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Scrubs in Beijing Fourth year medical student from Houston, traveling to Beijing to study Chinese medicine and Chinese beer

Even Lazier Sunday

CHINA | Sunday, 20 April 2008 | Views [1172]

I was going to go to Drum Tower, Bell Tower, Lama Temple, and maybe see some hutongs today. Was, until I woke up and it was pouring rain and cold. I spent a leisurely day mostly in bed instead. I got up for breakfast, came back, slept through lunch, and woke up this afternoon. I've been organizing pictures and trying to finish some of the older stories on here. I also added titles for every other story I need to complete but haven't. There will continue to be tons of construction on here, probably until long after I've gone home, so keep coming back to check it out. Also, if you find an error, please let me know.

Funny story from today: a small group of students took a side trip to Beidahe, on the coast. They left yesterday morning by train and returned this afternoon. Late last night, our leader received a panicked phone call from one of the guys: they'd been asked for their passports, but several people didn't have them. Henry was able to read their passport numbers off his printed list, and disaster was averted.

This afternoon, the group hadn't returned by 4 like they'd said. Henry was off at the airport, picking up his friend. At some point, Laura received a phone call from the group on the train, looking for Henry, who wasn't here. She heard brief snatches of a story involving a hospital and a train passenger with an injured finger, but the connection was bad. She told those few of us at dinner what she'd heard, and then when Henry arrived she filled him in--after getting him a beer.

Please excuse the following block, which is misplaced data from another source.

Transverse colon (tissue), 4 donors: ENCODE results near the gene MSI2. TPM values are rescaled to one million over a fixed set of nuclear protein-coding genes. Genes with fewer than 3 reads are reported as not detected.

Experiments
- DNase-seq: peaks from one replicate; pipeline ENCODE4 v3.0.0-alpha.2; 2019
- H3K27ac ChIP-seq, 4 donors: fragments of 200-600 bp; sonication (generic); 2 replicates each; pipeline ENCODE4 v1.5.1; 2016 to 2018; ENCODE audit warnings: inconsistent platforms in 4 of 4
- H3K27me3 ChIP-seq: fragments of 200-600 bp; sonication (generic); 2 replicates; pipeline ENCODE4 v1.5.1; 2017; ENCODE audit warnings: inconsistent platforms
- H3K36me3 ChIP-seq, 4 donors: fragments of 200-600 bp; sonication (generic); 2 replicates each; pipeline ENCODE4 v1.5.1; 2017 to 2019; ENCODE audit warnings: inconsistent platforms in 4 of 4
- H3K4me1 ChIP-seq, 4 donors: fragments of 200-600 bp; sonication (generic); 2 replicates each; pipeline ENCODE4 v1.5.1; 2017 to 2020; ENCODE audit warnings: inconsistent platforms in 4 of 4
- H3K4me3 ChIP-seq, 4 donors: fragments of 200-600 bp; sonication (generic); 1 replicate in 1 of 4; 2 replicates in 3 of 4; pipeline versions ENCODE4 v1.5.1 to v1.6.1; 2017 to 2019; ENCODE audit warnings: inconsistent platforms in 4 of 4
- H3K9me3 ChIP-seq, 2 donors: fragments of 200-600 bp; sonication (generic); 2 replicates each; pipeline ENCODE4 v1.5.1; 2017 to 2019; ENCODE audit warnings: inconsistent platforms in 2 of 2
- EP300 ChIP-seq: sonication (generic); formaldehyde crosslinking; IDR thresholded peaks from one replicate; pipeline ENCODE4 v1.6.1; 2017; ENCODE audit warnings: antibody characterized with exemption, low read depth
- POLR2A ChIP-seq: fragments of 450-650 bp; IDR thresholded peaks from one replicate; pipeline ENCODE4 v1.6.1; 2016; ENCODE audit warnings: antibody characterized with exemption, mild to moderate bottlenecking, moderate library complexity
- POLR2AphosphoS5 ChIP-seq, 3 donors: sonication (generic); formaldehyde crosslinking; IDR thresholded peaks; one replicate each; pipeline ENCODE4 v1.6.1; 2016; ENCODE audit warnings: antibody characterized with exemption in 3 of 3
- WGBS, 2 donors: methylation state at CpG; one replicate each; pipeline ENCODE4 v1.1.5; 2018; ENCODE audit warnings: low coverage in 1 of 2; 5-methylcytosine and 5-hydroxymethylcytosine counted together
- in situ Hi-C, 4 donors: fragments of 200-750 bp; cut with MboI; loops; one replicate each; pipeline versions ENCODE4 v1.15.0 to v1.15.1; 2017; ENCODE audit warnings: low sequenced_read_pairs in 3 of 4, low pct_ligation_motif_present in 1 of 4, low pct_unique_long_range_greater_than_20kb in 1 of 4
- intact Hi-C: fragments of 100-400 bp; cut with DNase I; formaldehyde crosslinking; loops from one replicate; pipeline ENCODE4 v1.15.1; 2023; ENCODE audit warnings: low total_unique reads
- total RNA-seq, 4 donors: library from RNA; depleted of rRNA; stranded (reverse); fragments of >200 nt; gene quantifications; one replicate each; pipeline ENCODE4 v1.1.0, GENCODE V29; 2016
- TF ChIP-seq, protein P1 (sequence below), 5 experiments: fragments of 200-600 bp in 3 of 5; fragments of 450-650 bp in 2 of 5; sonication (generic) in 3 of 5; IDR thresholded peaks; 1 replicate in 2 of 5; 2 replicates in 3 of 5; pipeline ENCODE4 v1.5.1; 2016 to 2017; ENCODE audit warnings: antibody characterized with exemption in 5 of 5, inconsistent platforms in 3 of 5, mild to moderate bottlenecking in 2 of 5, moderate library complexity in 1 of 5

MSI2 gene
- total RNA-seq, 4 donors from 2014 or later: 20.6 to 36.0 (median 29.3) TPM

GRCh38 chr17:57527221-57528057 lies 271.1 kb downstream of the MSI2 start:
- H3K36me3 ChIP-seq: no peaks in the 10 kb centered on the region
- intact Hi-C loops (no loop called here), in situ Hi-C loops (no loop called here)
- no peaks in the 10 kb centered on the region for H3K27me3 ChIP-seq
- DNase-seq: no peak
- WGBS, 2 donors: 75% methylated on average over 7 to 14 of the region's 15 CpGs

Finally, people from the train straggled in--soaking wet and freezing cold, and the story emerged:

One of the guys, Brian, who is fairly accident-prone, had gone to the restroom on the train. He closed the door behind himself, but it was opened by the conductor, who pulled him out and pointed to a female passenger who was holding her hand. Apparently, she'd had her hand near the door, and when he'd shut the door, her finger was smushed in some fashion. He apologized and went back to his seat.

After a few minutes, a group of train officials came to his seat, with the injured party, and began to argue with him. She kept asking him, "What are you going to do about it?", which apparently means, "Pay up". This was being translated through several different people. He kept apologizing, but she kept demanding money. One member of the group called the American Embassy for advice, but they told him it would be wise to just pay up. By that point, everyone was encouraging Brian NOT to pay her, as she was clearly extorting funds. As we are a group of doctors to be, her finger was examined and declared to probably be fine. Eventually, though, it was decided to take her to a hospital when they arrived in Beijing. At one point, an official had grabbed Brian's passport, making him really anxious, but it was returned to him in due fashion, and he wasn't arrested.

An ambulance was waiting at the train station when they arrived. This was utterly ridiculous for a minor injury to a finger, but they complied with it. The rate was 2 yuan per kilometer, making it cheaper than a cab (which is also 2 yuan per km but with a 10 yuan starting fee). They went to Tonghren Hospital, where her finger was x-rayed and declared to be fine. Brian paid the 350 yuan hospital bill, but was mostly pleased that none of the money went to the girl. He eventually came home, along with Roger, our one student who speaks Mandarin (and who went with him to translate at the hospital), and eventually got some food.

A near miss in China.

Tags: third week



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